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dc.contributor.authorBramwell, Ellen S.
dc.date.accessioned2010-03-11T20:27:43Z
dc.date.available2010-03-11T20:27:43Z
dc.date.issued2009
dc.identifier.citationProceedings of the 23rd International Congress of Onomastic Sciencesen
dc.identifier.isbn978-1-55014-521-2
dc.identifier.urihttp://hdl.handle.net/10315/3619
dc.description.abstractNaming traditions arise as products of the culture in which they are used. This research asks the question: what happens when these traditions are transplanted into a society with different naming conventions? The focus of this investigation is on personal naming practices used in immigrant communities in Scotland. One established and one very new immigrant group were studied, and the different methods necessary to gain access to such subjects are examined in this discussion.en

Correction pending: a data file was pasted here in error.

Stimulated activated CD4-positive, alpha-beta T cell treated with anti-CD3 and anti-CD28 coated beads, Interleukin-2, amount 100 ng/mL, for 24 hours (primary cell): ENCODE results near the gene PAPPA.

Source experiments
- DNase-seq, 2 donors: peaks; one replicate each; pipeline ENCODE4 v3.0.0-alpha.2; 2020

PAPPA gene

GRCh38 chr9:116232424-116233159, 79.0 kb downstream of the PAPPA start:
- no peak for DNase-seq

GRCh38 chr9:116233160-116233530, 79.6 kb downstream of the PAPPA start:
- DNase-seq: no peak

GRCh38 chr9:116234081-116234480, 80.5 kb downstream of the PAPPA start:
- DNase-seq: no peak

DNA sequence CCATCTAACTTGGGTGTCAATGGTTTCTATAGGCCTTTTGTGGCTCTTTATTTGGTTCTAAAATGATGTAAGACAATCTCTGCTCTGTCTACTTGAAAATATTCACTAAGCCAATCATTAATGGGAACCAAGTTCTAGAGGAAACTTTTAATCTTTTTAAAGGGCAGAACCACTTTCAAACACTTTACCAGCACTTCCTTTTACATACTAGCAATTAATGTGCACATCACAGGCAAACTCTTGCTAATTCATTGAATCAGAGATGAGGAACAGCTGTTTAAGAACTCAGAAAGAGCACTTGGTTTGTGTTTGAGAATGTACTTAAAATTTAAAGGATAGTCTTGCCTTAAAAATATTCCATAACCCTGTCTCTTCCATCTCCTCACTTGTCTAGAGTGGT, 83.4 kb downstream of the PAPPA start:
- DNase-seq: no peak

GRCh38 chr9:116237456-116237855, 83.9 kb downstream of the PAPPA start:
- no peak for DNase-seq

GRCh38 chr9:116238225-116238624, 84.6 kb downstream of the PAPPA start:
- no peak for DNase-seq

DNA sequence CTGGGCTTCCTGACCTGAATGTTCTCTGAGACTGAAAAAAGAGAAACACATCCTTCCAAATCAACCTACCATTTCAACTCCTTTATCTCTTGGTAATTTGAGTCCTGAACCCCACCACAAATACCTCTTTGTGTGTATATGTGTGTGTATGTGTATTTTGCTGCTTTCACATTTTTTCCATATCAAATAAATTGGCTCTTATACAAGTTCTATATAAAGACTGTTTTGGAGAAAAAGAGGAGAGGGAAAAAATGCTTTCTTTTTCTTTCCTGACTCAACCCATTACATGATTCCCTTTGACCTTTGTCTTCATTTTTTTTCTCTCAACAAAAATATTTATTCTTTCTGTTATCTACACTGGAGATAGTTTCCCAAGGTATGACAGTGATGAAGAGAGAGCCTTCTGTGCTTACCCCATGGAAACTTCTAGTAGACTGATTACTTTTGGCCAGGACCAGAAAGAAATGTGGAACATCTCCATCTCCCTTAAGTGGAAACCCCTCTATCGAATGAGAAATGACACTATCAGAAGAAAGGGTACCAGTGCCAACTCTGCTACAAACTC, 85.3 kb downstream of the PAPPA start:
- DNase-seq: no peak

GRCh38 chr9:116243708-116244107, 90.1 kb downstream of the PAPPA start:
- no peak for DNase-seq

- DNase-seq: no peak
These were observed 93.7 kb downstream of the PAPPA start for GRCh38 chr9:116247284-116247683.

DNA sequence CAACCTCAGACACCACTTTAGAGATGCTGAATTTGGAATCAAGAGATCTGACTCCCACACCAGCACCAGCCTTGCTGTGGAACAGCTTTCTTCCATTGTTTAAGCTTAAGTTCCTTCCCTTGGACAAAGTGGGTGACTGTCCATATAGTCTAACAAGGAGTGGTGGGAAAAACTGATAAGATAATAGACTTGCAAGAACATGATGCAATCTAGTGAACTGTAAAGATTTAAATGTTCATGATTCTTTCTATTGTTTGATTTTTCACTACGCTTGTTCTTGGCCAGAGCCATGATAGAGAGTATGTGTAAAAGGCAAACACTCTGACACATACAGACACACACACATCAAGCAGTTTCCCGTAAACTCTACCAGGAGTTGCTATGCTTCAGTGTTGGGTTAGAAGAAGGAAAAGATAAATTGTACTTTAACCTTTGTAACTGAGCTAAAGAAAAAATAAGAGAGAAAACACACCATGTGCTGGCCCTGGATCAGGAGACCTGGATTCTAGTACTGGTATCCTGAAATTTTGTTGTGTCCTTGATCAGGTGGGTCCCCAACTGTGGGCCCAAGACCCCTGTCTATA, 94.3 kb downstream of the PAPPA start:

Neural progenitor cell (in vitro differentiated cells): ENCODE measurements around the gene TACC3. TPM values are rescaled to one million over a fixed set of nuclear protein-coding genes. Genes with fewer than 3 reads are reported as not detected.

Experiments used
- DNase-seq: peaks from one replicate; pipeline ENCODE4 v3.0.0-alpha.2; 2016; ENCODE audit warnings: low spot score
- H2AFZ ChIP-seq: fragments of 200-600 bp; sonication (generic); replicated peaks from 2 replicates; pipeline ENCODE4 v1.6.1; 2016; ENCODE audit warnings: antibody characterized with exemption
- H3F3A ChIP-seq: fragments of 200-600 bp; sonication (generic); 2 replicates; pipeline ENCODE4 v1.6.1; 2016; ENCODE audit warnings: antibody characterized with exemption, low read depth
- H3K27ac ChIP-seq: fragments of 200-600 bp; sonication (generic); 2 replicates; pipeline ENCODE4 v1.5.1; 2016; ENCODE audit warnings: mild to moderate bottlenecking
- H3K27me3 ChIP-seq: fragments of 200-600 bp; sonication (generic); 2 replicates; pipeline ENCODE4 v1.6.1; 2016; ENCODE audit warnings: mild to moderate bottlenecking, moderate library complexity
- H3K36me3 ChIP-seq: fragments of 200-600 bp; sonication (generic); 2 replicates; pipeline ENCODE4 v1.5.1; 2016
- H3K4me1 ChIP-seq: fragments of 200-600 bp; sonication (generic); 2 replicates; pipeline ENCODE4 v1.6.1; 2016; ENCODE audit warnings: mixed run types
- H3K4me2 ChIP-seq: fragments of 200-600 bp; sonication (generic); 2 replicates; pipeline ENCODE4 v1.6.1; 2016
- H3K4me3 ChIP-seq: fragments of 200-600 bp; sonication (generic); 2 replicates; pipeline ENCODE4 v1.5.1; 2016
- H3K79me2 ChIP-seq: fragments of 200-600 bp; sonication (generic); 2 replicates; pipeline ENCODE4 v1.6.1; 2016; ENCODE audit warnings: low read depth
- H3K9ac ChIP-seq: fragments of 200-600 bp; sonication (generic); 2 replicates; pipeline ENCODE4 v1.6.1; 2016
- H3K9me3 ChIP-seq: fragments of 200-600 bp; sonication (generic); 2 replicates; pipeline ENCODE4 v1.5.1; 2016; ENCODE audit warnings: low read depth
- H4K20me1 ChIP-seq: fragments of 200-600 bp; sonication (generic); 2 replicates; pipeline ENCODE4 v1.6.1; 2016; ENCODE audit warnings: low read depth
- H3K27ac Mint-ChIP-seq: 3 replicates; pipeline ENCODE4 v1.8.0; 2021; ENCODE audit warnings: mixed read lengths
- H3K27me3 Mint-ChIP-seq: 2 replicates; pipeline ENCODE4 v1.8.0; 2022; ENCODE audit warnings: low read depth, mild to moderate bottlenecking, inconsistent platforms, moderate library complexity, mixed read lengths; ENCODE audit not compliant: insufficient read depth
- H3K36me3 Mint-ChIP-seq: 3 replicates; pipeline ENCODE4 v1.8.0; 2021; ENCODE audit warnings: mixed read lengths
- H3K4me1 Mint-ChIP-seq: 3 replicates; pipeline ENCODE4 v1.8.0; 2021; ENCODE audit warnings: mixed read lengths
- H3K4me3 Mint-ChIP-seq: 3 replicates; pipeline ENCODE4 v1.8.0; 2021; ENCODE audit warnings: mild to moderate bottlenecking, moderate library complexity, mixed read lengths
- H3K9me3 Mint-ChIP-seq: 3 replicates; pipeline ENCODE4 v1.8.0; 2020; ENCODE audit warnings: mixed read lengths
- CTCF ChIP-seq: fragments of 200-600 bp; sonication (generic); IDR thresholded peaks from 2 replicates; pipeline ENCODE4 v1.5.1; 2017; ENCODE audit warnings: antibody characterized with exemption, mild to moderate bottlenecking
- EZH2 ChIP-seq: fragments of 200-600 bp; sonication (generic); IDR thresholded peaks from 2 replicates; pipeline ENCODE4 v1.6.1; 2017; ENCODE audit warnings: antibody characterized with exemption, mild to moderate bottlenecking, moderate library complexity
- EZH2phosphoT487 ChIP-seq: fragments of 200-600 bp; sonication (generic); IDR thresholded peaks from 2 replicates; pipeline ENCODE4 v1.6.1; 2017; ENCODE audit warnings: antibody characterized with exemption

dc.language.isoenen
dc.publisherYork Universityen
dc.rightsThe following articles are © 2009 with the individual authors. They are made available free of charge from this page as a service to the community under the terms of the Creative Commons Attribution-Non Commercial-No Derivative Works license version 3.0. For full details go to http://creativecommons.org.licenses/ny-nd.3.0en
dc.subjectPersonal Names in Scotlanden
dc.subjectMulti-Cultural Namesen
dc.titleNames in Multi-Cultural Scotlanden
dc.title.alternativeSession Paperen
dc.typeArticleen


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